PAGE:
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Editorial: The FAA's failures

Lack of information can end in tragedy, especially for pilots charged with precious cargo in the air and on the ground. Buffalo learned that in 2009 and the rest of the world is learning it again in the aftermath of the recent crashes of two Boeing 737 Max jets.

Among the factors linking those tragedies is the role of the Federal Aviation Administration, which too often seems more interested in promoting the aviation industry than it is in achieving its mission of providing “the safest, most efficient aerospace system in the world.”

The FAA has been credibly accused of being captive of the industry rather than its regulator. That criticism resonates in Western New York, where a 2009 crash killed 50 people. Under pressure from the victims’ families, Congress passed new laws to require more training and more hours of rest for pilots. The FAA sought to weaken them.

Now, the agency is under scrutiny for its role in clearing the Boeing 737 Max for use, even though Boeing sold as options safety features that might have prevented the crashes of a Lion Air flight in October and an Ethiopian Airlines flight this month. Everyone on both flights – 346 people – died.

What, in the FAA’s role in all of these events, speaks to the goal of creating the world’s safest aerospace system?

It’s true that any industry can be overregulated, but there is also this: Since Congress passed the new training regulations after the February 2009 crash of Colgan Flight 3407 in Clarence Center, only one person has died in nearly 100 million flights by U.S. passenger airlines. In the two decades before the law was enacted, 1,186 people died in U.S. commercial plane crashes. The law has saved lives.

Flight 3407 crashed because the pilot took the exact wrong action as the plane, flying in wintry weather, went into a stall. He was insufficiently trained and had failed three test flights early in his career.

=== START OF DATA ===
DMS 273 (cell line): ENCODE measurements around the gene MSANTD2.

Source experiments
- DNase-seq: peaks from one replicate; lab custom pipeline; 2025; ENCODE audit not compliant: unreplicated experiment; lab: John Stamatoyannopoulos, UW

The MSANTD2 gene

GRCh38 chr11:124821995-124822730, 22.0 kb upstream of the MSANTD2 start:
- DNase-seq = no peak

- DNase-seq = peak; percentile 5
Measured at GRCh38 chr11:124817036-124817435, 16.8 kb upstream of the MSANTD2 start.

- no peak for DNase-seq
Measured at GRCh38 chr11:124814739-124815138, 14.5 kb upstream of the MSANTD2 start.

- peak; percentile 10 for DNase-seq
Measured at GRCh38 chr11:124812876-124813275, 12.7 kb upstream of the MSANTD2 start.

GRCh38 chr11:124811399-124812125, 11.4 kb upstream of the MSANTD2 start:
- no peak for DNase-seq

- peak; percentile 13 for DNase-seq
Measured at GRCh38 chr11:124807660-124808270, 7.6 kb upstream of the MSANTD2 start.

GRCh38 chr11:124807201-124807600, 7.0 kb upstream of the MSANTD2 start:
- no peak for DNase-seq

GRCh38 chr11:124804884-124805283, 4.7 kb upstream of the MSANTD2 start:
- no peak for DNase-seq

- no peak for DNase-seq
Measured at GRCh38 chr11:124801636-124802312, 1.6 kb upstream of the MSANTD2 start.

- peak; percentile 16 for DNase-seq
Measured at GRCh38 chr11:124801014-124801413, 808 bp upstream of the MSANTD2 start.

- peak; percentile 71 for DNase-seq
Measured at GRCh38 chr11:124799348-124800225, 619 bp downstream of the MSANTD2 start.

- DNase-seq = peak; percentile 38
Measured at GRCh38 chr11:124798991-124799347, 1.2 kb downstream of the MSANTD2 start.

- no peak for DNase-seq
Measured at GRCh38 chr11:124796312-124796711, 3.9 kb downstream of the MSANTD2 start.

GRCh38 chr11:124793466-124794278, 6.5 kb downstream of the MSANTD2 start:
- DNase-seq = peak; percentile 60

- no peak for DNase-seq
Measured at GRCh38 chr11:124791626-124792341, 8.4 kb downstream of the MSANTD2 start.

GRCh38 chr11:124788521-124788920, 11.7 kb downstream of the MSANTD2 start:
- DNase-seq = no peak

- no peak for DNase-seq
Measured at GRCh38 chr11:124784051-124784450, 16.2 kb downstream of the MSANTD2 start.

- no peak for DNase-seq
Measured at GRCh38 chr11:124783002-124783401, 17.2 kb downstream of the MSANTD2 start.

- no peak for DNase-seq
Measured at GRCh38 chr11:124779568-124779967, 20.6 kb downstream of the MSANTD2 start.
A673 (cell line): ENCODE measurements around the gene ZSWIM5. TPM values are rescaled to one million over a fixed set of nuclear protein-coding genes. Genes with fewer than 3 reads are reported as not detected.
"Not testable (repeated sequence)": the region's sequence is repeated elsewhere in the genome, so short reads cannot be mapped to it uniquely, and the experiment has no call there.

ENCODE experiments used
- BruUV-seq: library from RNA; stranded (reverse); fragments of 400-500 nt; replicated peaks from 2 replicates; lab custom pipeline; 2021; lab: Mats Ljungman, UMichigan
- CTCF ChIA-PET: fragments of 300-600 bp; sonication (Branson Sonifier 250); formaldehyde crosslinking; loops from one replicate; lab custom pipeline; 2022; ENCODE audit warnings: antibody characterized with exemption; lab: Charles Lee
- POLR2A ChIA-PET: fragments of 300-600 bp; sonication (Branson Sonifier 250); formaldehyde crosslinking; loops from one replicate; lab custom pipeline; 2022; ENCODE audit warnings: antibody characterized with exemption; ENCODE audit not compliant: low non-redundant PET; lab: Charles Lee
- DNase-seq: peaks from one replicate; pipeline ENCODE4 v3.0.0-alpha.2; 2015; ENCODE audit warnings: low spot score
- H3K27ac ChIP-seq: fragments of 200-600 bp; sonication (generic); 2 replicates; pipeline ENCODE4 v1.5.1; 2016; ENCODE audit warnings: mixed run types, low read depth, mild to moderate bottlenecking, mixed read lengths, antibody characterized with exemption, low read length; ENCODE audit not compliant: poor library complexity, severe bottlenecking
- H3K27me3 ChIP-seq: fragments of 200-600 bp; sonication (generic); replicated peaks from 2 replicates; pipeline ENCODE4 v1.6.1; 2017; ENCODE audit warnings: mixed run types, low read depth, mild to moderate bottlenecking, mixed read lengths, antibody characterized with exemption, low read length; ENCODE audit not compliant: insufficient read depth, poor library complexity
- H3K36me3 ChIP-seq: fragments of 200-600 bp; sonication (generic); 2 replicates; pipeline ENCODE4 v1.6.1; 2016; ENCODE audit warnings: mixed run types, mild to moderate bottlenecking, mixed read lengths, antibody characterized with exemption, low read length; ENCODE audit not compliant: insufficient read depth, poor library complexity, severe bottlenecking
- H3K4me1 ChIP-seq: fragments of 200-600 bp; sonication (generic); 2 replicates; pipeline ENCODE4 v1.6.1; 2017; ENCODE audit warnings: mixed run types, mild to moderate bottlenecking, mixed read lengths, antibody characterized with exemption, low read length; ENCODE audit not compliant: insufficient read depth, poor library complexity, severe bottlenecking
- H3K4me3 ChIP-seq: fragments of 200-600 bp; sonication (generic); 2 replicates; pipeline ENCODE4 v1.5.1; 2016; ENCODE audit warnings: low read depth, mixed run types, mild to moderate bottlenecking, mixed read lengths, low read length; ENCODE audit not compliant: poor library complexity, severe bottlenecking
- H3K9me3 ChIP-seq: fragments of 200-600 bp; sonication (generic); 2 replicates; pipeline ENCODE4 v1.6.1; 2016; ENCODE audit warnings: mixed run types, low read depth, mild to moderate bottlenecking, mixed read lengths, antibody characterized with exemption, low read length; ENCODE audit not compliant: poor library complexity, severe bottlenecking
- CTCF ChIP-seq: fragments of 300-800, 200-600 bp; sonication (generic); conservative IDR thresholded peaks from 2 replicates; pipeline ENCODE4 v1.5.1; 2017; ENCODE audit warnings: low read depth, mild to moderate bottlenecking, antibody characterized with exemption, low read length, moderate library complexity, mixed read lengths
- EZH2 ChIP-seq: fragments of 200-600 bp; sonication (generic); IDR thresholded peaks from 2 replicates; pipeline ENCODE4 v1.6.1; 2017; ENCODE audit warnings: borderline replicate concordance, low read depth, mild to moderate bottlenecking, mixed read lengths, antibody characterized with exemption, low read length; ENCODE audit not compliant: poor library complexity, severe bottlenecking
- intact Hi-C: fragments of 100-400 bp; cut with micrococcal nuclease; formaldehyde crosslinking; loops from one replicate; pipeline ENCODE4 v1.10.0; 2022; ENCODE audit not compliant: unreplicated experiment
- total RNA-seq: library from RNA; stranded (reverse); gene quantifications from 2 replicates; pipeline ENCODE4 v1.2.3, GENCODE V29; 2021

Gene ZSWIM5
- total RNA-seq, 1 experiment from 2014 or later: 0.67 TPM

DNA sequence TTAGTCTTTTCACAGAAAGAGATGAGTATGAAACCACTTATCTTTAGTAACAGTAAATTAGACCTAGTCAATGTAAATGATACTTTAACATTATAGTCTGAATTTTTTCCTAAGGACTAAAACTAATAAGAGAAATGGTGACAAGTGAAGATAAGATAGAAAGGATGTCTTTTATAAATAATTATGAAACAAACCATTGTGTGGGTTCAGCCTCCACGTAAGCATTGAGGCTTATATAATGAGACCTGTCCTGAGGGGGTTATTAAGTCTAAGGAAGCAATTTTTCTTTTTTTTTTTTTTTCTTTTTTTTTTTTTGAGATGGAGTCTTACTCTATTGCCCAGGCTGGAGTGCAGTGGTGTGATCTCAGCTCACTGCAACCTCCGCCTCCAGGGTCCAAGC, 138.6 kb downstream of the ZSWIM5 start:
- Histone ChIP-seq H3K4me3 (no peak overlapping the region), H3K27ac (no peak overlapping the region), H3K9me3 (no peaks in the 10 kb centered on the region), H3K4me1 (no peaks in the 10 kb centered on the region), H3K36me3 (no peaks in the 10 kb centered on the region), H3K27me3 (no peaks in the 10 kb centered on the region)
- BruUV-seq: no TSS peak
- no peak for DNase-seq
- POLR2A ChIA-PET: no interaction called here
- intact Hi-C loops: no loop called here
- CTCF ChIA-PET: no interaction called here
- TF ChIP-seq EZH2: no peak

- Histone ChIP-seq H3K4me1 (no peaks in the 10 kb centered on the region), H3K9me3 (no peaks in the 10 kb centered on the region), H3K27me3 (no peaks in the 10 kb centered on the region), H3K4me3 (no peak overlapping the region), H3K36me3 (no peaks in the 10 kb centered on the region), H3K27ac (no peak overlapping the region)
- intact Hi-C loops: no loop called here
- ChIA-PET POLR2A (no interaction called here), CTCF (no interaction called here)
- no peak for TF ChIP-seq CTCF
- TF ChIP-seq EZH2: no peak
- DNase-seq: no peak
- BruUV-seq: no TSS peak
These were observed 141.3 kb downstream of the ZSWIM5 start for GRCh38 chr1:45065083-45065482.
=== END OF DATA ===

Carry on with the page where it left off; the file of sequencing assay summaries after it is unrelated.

Yet, like the airline industry, the FAA has been no friend to the 2010 law, dragging its feet on enforcing the rules and even urging Congress to weaken them. Congress has held fast, showing itself to be more interested in aviation safety than the FAA is.

What is more, the agency only recently began enforcing a rule it announced six years ago requiring pilots to practice in simulators how to react in stalls. The rule was enacted in response to the crash of Flight 3407.

Now, the FAA’s oversight is being called into question again over its approval of the Boeing 737 Max, which had been rushed into production for competitive reasons. Pilots had complained about insufficient training and on Friday, Sen. Dick Durbin, D-Ill., wrote to the agency’s acting administrator question the FAA’s approval procedures and its transparency.

“Although safety upgrades in response to these deadly crashes are a welcome first step, the fact that this change is being made now raises questions about why this important safety feature was not required by the FAA to be standard on the Boeing 737 Max series to begin with,” he wrote. Americans await an answer.

The FAA is also under scrutiny by transportation, justice and the House of Representatives transportation committee for various aspects of its oversight of Boeing and certification of the Max jet. These are important investigations that go to the heart of the FAA’s mission.

Yet, President Trump plans to nominate a former Delta Air Lines executive, Steve Dickson, to head the agency. His experience could certainly be useful, but only if he can function as an arms-length overseer rather than a mole for the industry.

It’s a distinction that Americans have an interest in determining and about whose answer they could justifiably hold a hard-won skepticism.

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